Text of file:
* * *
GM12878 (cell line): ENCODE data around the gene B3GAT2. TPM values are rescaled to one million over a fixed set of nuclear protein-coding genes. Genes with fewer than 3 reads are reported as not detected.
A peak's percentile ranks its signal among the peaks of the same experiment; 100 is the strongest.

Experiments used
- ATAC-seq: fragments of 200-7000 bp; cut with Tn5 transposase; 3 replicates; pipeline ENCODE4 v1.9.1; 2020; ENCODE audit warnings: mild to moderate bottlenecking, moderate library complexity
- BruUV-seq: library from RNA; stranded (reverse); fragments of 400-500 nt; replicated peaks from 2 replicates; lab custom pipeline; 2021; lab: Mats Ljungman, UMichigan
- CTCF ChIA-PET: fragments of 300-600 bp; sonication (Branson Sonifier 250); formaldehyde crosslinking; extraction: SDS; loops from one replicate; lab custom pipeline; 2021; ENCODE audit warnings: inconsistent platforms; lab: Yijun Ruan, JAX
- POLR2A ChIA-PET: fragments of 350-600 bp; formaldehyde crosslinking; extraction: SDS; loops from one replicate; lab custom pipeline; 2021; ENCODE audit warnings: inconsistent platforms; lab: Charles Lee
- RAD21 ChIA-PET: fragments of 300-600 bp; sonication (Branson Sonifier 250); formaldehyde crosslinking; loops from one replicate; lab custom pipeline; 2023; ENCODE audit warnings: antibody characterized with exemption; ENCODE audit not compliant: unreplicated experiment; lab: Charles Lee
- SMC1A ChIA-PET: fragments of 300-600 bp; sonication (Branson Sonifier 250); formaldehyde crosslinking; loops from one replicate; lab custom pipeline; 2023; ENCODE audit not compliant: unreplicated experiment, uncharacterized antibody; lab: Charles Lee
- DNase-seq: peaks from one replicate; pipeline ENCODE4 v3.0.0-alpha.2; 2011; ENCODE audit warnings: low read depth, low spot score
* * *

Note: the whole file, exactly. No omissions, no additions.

GM12878 (cell line): ENCODE data around the gene B3GAT2. TPM values are rescaled to one million over a fixed set of nuclear protein-coding genes. Genes with fewer than 3 reads are reported as not detected.
A peak's percentile ranks its signal among the peaks of the same experiment; 100 is the strongest.

Experiments used
- ATAC-seq: fragments of 200-7000 bp; cut with Tn5 transposase; 3 replicates; pipeline ENCODE4 v1.9.1; 2020; ENCODE audit warnings: mild to moderate bottlenecking, moderate library complexity
- BruUV-seq: library from RNA; stranded (reverse); fragments of 400-500 nt; replicated peaks from 2 replicates; lab custom pipeline; 2021; lab: Mats Ljungman, UMichigan
- CTCF ChIA-PET: fragments of 300-600 bp; sonication (Branson Sonifier 250); formaldehyde crosslinking; extraction: SDS; loops from one replicate; lab custom pipeline; 2021; ENCODE audit warnings: inconsistent platforms; lab: Yijun Ruan, JAX
- POLR2A ChIA-PET: fragments of 350-600 bp; formaldehyde crosslinking; extraction: SDS; loops from one replicate; lab custom pipeline; 2021; ENCODE audit warnings: inconsistent platforms; lab: Charles Lee
- RAD21 ChIA-PET: fragments of 300-600 bp; sonication (Branson Sonifier 250); formaldehyde crosslinking; loops from one replicate; lab custom pipeline; 2023; ENCODE audit warnings: antibody characterized with exemption; ENCODE audit not compliant: unreplicated experiment; lab: Charles Lee
- SMC1A ChIA-PET: fragments of 300-600 bp; sonication (Branson Sonifier 250); formaldehyde crosslinking; loops from one replicate; lab custom pipeline; 2023; ENCODE audit not compliant: unreplicated experiment, uncharacterized antibody; lab: Charles Lee
- DNase-seq: peaks from one replicate; pipeline ENCODE4 v3.0.0-alpha.2; 2011; ENCODE audit warnings: low read depth, low spot score